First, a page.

This guidance is primarily designed to assist funeral directors in Scotland in the management of the deceased and the organisation of funeral services during the COVID-19 pandemic.
This guidance has been developed to ensure that:
- those who have died during the pandemic and their family are treated with sensitivity, dignity and respect
- the differing cultural practices and rites of passage observed in Scotland by a variety of communities/faiths are respected and adhered to as closely as circumstances permit, with safety being paramount
- a safe and healthy working environment continues to be provided for staff working in a funeral director business
- funeral directors work as safely as possible, bearing in mind the challenges of transporting and caring for the deceased
- funeral directors are supported in the management of family expectations around funeral arrangements, bereavement and the grieving process; which will be especially difficult during this pandemic
Status of this guidance
As the current COVID-19 pandemic progresses, alongside our understanding of the disease and a greater evidence base, further lessons are likely to be learned with best practice developed.
This guidance will remain under review in response to such information and be consistent with relevant legislation, NHS Inform and Public Health Scotland documentation.
In January 2020, coronavirus (COVID-19) was classified in the UK as a ‘high consequence infectious disease’ (HCID). In March 2020, when more was understood about the behaviour of the virus and its clinical outcomes, the four nations agreed that COVID-19 should no longer be classified as a HCID . As a result of this and a review of the evidence regarding what infection control measures were required, that guidance was updated to reclassify it as Hazard Group HG3 .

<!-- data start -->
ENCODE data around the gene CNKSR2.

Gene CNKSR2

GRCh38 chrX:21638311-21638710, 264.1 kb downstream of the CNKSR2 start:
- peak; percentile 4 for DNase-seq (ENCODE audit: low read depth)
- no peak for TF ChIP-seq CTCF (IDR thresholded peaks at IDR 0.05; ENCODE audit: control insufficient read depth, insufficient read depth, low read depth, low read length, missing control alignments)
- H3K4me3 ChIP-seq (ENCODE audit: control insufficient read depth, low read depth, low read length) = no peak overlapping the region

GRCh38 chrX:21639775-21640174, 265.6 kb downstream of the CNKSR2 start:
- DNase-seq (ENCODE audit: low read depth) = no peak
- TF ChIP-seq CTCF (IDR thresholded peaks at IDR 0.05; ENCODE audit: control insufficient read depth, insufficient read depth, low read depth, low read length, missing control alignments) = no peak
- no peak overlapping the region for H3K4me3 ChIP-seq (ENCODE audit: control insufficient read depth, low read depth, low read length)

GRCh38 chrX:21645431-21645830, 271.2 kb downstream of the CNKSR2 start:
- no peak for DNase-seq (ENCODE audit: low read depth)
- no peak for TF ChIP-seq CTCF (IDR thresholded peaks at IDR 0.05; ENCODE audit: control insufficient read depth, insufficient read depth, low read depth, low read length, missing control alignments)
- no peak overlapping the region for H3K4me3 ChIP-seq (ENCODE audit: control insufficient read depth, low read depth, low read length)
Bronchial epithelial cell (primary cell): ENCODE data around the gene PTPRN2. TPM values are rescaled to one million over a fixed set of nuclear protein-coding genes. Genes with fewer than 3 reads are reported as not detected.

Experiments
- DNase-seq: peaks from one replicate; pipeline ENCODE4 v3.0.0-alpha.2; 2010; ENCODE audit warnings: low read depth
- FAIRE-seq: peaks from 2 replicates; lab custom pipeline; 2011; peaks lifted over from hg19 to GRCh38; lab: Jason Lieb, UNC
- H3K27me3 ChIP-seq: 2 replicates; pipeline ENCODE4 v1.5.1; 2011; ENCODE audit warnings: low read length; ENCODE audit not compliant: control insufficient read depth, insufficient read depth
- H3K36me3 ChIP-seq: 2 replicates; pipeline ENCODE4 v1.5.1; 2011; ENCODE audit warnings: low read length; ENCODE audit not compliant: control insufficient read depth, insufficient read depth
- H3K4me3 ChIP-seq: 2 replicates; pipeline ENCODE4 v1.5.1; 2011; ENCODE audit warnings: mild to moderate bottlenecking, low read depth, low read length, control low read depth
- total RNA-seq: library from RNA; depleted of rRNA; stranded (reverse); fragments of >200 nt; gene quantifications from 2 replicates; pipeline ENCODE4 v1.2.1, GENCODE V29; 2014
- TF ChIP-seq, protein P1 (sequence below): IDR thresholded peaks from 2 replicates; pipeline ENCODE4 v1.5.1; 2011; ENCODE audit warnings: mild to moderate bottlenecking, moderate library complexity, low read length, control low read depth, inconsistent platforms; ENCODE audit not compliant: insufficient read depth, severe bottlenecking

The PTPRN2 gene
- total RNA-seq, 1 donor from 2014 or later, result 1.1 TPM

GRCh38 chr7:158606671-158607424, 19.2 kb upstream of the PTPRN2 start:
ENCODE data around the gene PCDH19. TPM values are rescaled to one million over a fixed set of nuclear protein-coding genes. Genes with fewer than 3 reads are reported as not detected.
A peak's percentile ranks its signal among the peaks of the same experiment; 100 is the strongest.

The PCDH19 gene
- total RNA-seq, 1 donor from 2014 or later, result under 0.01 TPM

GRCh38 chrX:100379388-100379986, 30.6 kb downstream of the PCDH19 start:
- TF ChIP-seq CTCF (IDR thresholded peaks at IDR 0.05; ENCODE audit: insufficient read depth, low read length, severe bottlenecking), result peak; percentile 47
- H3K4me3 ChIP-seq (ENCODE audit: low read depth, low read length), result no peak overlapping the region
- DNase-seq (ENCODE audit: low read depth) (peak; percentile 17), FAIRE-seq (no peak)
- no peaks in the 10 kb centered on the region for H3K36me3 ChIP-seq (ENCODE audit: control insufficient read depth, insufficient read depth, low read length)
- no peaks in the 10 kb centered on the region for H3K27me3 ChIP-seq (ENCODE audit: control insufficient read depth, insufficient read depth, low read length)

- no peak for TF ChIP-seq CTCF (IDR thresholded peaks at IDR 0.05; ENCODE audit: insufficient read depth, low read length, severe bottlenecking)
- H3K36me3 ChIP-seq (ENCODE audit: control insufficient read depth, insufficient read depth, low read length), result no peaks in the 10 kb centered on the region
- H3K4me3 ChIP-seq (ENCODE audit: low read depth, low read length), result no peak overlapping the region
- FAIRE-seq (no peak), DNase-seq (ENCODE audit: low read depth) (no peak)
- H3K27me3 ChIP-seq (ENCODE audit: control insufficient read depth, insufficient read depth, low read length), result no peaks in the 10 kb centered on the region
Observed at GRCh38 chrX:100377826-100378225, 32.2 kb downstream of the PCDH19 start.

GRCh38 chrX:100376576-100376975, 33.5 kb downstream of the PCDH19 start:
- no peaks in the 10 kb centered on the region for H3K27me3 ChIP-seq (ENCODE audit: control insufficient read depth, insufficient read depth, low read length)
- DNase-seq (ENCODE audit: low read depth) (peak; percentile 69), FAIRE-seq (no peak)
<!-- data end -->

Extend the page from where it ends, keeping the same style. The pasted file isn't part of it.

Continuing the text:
The virus (SARS-CoV-2) that causes the disease (COVID-19) is understood to be spread from person to person through :
- droplet transmission: droplets from the nose or mouth of a person infected with the virus. Droplets are produced when a person coughs or sneezes and only travel a short distance through the air. The risk of infection increases the longer someone has close contact with an infected person
- contact transmission: contact with contaminated surfaces, including skin (e.g. hands), which can then subsequently be transmitted through touch to the facial mucosal membranes (e.g. touching eyes, nose and mouth)
- aerosol transmission: spread through smaller droplets and particles that are suspended in the air over longer distances and time than droplet transmission
 Joint Department of Health and Social Care (DHSC), Public Health Wales (PHW), Public Health Agency Northern Ireland (PHANI), Health Protection Scotland (HPS) and Public Health England (PHE) guidance Transmission characteristics and principles of infection prevention and control section 1 ‘routes of transmission’.